Before an interview with broadcaster Mike Slater, a graphic appeared to explain "the left's shifting terminology," with "global warming" becoming "climate change" and "climate change" becoming "extreme weather." Slater told Henry that the left is "not winning the argument" on climate change and so they "change the words," just like how they apparently changed "undocumented immigrant" to "DREAMers," though the latter term specifically refers to undocumented immigrants brought to the U.S. as minors. He also insisted the reason scientists stopped using the term "global warming" is that it's "a hard sell when it's six degrees outside."

Henry laughed through the segment and chimed in to say, "Anytime there's bad weather, they're going to say, 'ah, we're right!'" The segment weirdly concluded with Slater arguing that it's members of the Tea Party who really care about protecting the environment because at their protests they were "always cleaning up after themselves." Watch the segment below, via Media Matters. Brendan Morrow

April 28, 2017

Attorney General Jeff Sessions on Friday suggested it's reasonable to believe the government's vetting of ousted National Security Adviser Michael Flynn simply didn't catch the fact that he'd made tens of thousands of dollars off his work for foreign governments. Sessions said in a series of television interviews on Today and Good Morning America that he's confident Trump's transition team, which was tasked with vetting Flynn, is doing "the best they can." "We need to do a good job of vetting that," Sessions said, but paid foreign government work is "a complex issue, and I'm not sure anyone could be expected to find that."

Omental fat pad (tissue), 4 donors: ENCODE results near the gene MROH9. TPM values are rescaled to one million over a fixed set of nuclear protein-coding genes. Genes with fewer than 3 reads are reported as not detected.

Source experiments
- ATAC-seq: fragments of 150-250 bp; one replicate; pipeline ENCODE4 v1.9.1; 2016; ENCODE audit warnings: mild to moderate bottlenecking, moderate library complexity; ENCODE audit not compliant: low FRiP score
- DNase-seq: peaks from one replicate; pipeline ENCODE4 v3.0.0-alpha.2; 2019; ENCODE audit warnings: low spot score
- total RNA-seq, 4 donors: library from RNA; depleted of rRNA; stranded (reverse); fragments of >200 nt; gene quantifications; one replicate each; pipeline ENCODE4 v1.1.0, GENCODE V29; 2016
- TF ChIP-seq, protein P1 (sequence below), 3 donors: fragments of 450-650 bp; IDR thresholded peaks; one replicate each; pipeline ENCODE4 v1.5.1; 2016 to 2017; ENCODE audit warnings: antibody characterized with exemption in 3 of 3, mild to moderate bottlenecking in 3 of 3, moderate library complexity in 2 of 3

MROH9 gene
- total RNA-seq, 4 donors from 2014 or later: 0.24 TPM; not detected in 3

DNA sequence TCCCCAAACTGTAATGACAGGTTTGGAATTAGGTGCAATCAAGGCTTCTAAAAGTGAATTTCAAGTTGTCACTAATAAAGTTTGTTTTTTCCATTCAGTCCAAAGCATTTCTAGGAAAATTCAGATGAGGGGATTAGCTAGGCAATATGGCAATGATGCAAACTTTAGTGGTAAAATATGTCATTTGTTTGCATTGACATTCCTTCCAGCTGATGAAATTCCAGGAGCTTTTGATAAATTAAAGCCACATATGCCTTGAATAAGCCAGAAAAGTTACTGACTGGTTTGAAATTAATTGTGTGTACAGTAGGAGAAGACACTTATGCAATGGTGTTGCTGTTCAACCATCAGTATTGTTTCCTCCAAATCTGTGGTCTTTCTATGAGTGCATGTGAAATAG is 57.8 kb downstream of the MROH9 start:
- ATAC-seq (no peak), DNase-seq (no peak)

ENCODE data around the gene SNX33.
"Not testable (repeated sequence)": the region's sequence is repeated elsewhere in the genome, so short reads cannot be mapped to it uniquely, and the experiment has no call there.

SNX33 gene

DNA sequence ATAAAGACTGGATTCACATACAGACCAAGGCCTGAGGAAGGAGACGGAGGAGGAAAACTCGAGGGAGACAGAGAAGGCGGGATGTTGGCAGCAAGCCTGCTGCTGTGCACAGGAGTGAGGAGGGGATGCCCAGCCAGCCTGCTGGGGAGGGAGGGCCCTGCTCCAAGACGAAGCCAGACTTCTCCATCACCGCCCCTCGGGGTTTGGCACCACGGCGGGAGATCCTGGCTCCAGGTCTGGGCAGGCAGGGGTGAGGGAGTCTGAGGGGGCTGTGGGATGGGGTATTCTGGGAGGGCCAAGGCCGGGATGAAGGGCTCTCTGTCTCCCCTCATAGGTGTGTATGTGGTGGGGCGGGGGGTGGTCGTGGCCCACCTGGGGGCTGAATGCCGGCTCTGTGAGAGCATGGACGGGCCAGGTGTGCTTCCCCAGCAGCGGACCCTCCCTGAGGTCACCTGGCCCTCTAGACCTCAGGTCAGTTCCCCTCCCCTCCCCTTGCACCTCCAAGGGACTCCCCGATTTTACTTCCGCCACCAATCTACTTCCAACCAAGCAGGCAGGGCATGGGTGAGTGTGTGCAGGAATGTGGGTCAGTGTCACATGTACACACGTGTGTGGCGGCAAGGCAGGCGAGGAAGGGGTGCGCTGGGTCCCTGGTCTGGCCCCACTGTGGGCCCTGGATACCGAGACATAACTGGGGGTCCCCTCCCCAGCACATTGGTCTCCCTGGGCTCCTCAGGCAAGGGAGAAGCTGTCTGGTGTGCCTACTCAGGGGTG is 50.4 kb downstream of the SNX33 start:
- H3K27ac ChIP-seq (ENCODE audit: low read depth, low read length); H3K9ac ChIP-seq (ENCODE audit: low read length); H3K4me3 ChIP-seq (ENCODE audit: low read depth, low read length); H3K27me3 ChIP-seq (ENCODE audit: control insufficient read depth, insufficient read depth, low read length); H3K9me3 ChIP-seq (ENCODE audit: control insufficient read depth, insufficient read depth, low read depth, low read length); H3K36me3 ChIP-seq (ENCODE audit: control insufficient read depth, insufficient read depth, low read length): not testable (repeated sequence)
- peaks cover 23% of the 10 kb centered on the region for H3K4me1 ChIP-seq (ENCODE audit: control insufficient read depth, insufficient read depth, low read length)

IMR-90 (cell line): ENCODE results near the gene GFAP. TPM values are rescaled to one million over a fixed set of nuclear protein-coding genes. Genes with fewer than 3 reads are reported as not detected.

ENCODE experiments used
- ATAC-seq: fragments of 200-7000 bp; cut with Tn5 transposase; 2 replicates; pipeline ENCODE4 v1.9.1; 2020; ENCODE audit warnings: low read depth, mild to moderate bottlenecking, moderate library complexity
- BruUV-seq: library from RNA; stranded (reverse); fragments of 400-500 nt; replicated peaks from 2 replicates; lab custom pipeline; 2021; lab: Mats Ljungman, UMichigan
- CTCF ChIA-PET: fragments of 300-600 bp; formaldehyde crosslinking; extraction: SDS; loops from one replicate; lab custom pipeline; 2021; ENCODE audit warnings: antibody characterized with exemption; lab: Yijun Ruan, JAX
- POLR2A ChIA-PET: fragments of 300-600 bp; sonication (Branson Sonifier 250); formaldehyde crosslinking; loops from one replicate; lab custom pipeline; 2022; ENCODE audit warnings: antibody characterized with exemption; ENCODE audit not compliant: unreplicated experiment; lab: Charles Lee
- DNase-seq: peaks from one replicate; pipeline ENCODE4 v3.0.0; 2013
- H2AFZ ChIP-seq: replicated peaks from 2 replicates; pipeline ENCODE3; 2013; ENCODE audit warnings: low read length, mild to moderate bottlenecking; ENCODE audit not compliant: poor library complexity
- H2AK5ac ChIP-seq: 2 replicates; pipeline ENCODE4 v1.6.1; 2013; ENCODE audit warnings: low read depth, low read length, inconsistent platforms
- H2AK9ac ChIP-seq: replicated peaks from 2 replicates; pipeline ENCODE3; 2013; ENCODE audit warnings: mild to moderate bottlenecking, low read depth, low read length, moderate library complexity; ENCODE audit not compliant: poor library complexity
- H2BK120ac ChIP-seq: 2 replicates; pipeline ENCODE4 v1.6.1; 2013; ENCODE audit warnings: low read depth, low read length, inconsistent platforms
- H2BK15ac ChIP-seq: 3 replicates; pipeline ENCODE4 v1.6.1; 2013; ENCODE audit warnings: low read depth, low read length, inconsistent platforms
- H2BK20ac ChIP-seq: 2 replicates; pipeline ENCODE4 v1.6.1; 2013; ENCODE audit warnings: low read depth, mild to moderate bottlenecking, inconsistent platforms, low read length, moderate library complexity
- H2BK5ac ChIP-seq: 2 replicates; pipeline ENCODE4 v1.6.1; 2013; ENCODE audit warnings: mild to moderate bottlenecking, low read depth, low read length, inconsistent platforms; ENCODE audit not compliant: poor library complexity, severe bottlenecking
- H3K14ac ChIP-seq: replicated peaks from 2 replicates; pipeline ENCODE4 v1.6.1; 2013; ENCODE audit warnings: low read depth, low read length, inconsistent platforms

The heads of the House Oversight Committee revealed this week that Flynn may have broken the law by failing to inform the U.S. government of his work or disclose his payments. Flynn made an estimated $56,200 in 2015 from three firms with ties to the Russian government. His lobbying company also reportedly made more than $500,000 for its work on behalf of the Turkish government.

Flynn served as Trump's national security adviser for just 24 days before stepping down, after it was revealed he'd misled Vice President Mike Pence about his conversations with Russian Ambassador Sergey Kislyak. After he was forced to resign, Flynn registered as a foreign agent, which he'd apparently been advised to do previously.

Sessions noted Friday that he is not involved in investigating Flynn. He said he's certain the Justice Department will "do their responsibility, whatever that is." Catch a snippet of Sessions' Good Morning America interview below. Becca Stanek

October 4, 2016

Libertarian presidential nominee Gary Johnson has figured out a foolproof plan to keep America out of foreign wars: Simply don't learn where other countries are.

See? Ha! Hard to fight a war in a place you can't find, isn't it?

While maybe not so foolproof after all, the argument was apparently raised by Johnson when he defended himself for failing to know what Aleppo is as well as being unable to name a single foreign leader he respects, The Hill reports. "You know what, the fact that somebody can dot the I's and cross the T's on a foreign leader or a geographic location then allows them to put our military in harms way," Johnson explained to MSNBC's Andrea Mitchell on Tuesday. He added, "We elect people who can dot the I's and cross the T's on these names and geographic locations as opposed to the underlying philosophy, which is let's stop getting involved in these regime changes."

Makes you think, huh? Watch the interview, below. Jeva Lange